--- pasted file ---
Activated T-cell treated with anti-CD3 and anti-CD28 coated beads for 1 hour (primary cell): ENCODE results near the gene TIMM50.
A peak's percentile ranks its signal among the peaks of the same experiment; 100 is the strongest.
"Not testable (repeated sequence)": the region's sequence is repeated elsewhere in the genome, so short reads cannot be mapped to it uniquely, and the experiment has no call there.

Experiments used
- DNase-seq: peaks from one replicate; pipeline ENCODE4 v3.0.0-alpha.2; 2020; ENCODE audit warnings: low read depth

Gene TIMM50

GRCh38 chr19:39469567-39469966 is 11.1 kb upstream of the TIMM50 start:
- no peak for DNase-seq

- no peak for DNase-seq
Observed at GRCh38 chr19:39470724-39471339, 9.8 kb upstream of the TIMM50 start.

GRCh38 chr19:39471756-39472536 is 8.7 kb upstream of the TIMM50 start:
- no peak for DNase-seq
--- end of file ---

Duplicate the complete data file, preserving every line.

Activated T-cell treated with anti-CD3 and anti-CD28 coated beads for 1 hour (primary cell): ENCODE results near the gene TIMM50.
A peak's percentile ranks its signal among the peaks of the same experiment; 100 is the strongest.
"Not testable (repeated sequence)": the region's sequence is repeated elsewhere in the genome, so short reads cannot be mapped to it uniquely, and the experiment has no call there.

Experiments used
- DNase-seq: peaks from one replicate; pipeline ENCODE4 v3.0.0-alpha.2; 2020; ENCODE audit warnings: low read depth

Gene TIMM50

GRCh38 chr19:39469567-39469966 is 11.1 kb upstream of the TIMM50 start:
- no peak for DNase-seq

- no peak for DNase-seq
Observed at GRCh38 chr19:39470724-39471339, 9.8 kb upstream of the TIMM50 start.

GRCh38 chr19:39471756-39472536 is 8.7 kb upstream of the TIMM50 start:
- no peak for DNase-seq